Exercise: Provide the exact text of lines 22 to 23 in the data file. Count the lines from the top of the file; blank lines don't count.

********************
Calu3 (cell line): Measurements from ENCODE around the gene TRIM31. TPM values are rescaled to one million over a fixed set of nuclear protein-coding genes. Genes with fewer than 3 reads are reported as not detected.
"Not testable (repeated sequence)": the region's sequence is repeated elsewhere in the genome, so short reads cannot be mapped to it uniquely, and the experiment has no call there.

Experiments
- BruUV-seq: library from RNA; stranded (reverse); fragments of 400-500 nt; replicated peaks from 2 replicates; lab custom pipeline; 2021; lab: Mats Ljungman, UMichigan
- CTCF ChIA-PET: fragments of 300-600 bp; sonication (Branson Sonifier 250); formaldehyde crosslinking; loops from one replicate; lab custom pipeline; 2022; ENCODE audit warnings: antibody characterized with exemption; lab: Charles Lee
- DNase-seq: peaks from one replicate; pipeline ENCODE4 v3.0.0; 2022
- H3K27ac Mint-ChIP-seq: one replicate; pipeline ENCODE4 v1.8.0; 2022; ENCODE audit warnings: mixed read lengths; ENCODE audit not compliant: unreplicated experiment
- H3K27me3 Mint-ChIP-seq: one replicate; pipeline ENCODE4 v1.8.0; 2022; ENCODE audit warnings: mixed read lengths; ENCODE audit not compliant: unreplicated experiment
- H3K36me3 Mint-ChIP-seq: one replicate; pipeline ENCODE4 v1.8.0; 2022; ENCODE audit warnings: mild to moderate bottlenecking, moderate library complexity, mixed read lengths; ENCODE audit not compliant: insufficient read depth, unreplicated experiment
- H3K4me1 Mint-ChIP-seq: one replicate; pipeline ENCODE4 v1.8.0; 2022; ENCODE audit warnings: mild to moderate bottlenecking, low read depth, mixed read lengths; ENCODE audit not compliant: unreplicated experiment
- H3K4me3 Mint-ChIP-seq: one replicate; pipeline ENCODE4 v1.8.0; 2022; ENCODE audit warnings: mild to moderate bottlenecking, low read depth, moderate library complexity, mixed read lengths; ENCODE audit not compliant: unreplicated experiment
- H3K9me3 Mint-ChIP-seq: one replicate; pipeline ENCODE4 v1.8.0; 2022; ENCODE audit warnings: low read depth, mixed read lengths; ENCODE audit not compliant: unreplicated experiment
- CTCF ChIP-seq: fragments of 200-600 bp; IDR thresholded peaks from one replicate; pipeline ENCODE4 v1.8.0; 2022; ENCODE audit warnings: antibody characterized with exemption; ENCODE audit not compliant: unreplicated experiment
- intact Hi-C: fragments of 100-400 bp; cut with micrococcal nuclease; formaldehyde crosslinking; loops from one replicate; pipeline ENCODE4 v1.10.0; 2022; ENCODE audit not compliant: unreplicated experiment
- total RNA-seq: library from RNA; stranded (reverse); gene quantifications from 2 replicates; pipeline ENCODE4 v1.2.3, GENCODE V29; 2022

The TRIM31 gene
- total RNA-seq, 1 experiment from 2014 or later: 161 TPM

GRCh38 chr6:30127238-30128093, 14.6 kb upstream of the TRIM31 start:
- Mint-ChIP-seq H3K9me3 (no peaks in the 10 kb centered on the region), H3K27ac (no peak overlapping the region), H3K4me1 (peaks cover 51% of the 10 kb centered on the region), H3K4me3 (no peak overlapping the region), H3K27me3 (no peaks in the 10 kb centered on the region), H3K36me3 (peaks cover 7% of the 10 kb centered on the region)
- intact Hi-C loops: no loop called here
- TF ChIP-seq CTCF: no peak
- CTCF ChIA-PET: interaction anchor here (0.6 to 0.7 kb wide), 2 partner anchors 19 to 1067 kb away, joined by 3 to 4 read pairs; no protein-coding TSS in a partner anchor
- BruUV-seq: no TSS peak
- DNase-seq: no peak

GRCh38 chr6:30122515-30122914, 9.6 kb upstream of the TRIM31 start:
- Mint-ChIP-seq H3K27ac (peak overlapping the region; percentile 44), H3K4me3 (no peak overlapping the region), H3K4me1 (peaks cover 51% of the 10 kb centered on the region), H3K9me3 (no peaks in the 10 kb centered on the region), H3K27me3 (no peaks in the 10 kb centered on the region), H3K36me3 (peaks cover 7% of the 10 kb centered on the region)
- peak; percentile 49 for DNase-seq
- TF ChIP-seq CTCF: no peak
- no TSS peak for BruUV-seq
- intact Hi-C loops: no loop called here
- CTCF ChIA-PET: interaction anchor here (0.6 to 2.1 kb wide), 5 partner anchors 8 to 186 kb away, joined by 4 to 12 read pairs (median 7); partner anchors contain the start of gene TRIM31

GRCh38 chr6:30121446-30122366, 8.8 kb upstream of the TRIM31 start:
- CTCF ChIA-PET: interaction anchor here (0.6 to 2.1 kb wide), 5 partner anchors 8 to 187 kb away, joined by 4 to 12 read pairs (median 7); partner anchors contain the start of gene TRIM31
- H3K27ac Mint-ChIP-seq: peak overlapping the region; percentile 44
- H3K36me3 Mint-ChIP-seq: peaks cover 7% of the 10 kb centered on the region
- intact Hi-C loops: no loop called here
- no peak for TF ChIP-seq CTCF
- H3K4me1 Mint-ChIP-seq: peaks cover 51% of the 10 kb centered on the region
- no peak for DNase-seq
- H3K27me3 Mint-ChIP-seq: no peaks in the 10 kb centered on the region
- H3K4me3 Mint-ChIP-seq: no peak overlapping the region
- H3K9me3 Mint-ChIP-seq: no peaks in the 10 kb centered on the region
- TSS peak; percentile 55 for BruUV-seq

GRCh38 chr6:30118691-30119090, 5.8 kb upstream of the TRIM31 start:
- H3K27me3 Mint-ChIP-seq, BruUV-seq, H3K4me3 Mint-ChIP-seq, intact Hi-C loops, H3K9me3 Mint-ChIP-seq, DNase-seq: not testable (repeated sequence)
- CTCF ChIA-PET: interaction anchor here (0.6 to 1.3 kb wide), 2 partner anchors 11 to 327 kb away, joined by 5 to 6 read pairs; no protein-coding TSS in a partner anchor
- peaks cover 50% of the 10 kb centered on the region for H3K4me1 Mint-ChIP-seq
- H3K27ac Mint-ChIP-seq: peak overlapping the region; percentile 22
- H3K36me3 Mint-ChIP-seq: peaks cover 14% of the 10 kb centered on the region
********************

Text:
- CTCF ChIA-PET: interaction anchor here (0.6 to 0.7 kb wide), 2 partner anchors 19 to 1067 kb away, joined by 3 to 4 read pairs; no protein-coding TSS in a partner anchor
- BruUV-seq: no TSS peak